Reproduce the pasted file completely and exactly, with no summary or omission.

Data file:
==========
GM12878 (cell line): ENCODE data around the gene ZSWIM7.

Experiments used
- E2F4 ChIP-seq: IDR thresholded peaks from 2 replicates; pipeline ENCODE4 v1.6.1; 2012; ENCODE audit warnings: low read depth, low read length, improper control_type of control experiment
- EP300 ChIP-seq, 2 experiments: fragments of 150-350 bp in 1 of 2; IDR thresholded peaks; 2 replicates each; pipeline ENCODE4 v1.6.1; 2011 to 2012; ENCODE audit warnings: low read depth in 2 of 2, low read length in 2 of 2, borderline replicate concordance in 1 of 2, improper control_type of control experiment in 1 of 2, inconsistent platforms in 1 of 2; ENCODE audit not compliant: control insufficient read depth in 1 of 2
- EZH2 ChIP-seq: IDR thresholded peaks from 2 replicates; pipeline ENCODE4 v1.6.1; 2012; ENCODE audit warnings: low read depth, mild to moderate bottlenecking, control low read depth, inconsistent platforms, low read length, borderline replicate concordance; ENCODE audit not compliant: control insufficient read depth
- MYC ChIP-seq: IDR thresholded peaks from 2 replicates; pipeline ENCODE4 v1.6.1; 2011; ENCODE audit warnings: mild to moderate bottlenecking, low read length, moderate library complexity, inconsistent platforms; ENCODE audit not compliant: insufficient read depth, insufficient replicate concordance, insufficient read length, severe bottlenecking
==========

GM12878 (cell line): ENCODE data around the gene ZSWIM7.

Experiments used
- E2F4 ChIP-seq: IDR thresholded peaks from 2 replicates; pipeline ENCODE4 v1.6.1; 2012; ENCODE audit warnings: low read depth, low read length, improper control_type of control experiment
- EP300 ChIP-seq, 2 experiments: fragments of 150-350 bp in 1 of 2; IDR thresholded peaks; 2 replicates each; pipeline ENCODE4 v1.6.1; 2011 to 2012; ENCODE audit warnings: low read depth in 2 of 2, low read length in 2 of 2, borderline replicate concordance in 1 of 2, improper control_type of control experiment in 1 of 2, inconsistent platforms in 1 of 2; ENCODE audit not compliant: control insufficient read depth in 1 of 2
- EZH2 ChIP-seq: IDR thresholded peaks from 2 replicates; pipeline ENCODE4 v1.6.1; 2012; ENCODE audit warnings: low read depth, mild to moderate bottlenecking, control low read depth, inconsistent platforms, low read length, borderline replicate concordance; ENCODE audit not compliant: control insufficient read depth
- MYC ChIP-seq: IDR thresholded peaks from 2 replicates; pipeline ENCODE4 v1.6.1; 2011; ENCODE audit warnings: mild to moderate bottlenecking, low read length, moderate library complexity, inconsistent platforms; ENCODE audit not compliant: insufficient read depth, insufficient replicate concordance, insufficient read length, severe bottlenecking